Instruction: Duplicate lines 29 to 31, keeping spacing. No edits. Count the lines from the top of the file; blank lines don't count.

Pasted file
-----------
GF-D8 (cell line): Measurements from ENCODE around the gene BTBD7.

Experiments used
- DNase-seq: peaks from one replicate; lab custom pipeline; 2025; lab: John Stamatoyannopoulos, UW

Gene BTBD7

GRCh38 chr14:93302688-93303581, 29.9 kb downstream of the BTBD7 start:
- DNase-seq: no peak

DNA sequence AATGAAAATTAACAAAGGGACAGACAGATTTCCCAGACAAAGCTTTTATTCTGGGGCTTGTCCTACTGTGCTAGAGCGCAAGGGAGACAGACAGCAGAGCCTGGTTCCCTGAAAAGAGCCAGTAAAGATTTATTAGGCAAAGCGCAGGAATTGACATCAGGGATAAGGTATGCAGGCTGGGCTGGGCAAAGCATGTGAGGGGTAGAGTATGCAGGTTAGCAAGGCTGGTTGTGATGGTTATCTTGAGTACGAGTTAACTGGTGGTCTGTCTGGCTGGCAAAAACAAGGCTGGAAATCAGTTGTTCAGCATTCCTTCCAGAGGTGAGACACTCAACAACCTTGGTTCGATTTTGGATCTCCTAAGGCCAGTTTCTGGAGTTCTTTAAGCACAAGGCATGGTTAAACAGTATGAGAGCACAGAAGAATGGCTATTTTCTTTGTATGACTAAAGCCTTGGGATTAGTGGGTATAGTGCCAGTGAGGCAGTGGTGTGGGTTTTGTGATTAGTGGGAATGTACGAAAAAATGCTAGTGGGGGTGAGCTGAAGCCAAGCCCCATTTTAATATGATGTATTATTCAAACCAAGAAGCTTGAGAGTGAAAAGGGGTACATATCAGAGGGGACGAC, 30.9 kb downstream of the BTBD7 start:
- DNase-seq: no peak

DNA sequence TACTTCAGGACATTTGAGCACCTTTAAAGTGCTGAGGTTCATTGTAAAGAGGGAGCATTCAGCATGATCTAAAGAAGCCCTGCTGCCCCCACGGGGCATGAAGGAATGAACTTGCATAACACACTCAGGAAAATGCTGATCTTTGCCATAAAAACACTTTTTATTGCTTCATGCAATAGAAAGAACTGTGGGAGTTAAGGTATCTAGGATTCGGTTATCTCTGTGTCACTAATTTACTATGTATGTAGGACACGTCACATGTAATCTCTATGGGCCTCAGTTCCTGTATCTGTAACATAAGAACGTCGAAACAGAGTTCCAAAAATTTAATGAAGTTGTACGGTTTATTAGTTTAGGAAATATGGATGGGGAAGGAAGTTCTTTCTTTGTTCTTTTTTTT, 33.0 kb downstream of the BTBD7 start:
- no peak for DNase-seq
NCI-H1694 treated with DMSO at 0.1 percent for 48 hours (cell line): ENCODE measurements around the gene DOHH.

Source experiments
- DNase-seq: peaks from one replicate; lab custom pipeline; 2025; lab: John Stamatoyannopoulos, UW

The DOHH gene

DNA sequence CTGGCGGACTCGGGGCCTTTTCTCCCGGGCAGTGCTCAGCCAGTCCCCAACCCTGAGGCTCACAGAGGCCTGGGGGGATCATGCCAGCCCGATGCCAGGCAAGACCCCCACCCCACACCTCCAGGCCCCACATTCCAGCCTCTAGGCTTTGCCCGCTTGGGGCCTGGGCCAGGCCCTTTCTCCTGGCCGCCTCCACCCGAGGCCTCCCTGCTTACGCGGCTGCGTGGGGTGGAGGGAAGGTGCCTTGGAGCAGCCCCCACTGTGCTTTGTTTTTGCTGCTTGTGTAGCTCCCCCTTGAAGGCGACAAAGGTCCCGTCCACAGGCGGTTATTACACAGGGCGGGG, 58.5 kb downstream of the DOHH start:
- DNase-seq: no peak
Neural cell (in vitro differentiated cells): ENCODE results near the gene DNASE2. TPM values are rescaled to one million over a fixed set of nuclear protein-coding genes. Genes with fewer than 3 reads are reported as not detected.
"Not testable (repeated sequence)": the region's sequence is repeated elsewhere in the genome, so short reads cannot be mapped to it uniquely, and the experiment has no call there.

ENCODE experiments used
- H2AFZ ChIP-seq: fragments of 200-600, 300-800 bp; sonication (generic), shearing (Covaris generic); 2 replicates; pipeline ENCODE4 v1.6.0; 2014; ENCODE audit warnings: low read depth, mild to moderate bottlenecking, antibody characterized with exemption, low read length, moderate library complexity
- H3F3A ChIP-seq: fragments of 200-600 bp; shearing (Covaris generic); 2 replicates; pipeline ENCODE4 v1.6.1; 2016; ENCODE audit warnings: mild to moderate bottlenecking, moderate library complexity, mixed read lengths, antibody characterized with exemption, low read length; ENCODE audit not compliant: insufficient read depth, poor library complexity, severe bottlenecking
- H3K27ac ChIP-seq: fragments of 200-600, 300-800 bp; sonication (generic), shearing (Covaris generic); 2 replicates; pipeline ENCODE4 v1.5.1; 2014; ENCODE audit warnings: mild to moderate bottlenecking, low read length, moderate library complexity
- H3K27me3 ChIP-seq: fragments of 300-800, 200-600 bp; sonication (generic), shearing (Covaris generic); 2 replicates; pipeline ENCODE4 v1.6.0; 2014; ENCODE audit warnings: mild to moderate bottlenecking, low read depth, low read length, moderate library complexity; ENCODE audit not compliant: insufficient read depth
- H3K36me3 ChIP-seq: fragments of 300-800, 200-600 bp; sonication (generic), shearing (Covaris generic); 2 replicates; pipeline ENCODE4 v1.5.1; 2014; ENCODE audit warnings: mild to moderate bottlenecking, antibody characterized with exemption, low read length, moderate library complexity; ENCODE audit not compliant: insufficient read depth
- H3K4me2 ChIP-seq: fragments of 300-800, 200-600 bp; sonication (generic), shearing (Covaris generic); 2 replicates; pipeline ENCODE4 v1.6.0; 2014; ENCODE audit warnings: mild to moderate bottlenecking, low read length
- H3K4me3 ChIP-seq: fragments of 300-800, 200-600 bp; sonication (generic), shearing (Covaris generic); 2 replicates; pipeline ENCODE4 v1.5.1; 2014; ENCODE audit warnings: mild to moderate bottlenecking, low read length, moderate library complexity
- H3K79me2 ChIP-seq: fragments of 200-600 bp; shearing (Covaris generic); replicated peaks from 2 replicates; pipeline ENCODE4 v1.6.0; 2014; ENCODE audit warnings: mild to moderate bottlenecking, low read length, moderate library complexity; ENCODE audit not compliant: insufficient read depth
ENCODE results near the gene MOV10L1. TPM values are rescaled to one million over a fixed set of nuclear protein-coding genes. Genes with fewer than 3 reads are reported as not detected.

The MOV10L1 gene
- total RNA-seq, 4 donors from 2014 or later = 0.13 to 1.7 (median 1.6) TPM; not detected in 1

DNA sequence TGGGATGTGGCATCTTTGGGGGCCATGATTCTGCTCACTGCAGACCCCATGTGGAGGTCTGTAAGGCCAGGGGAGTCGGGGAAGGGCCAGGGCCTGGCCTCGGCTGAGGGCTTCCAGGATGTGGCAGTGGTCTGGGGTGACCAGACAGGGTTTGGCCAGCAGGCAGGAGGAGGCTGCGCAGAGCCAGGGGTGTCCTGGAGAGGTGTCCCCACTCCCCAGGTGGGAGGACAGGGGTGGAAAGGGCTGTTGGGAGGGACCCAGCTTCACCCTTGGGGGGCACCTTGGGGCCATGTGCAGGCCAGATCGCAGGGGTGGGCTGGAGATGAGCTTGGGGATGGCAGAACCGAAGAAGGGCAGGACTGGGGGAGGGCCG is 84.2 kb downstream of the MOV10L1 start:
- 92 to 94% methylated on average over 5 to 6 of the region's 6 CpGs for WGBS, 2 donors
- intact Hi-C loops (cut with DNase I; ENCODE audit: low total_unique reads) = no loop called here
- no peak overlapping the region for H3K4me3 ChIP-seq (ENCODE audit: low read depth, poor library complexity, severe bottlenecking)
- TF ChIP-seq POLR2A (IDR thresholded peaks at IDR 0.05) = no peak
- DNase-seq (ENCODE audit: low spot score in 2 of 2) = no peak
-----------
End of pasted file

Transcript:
The MOV10L1 gene
- total RNA-seq, 4 donors from 2014 or later = 0.13 to 1.7 (median 1.6) TPM; not detected in 1

DNA sequence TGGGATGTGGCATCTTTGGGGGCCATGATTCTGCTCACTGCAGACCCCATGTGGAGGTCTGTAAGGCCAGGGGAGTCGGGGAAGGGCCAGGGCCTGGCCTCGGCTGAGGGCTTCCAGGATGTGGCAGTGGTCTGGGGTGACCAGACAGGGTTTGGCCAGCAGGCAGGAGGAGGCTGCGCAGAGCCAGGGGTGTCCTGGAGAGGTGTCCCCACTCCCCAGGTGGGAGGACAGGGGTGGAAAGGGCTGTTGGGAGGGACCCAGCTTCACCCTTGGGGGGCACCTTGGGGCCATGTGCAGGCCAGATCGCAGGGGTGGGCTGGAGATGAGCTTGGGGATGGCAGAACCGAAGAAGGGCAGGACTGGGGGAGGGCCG is 84.2 kb downstream of the MOV10L1 start: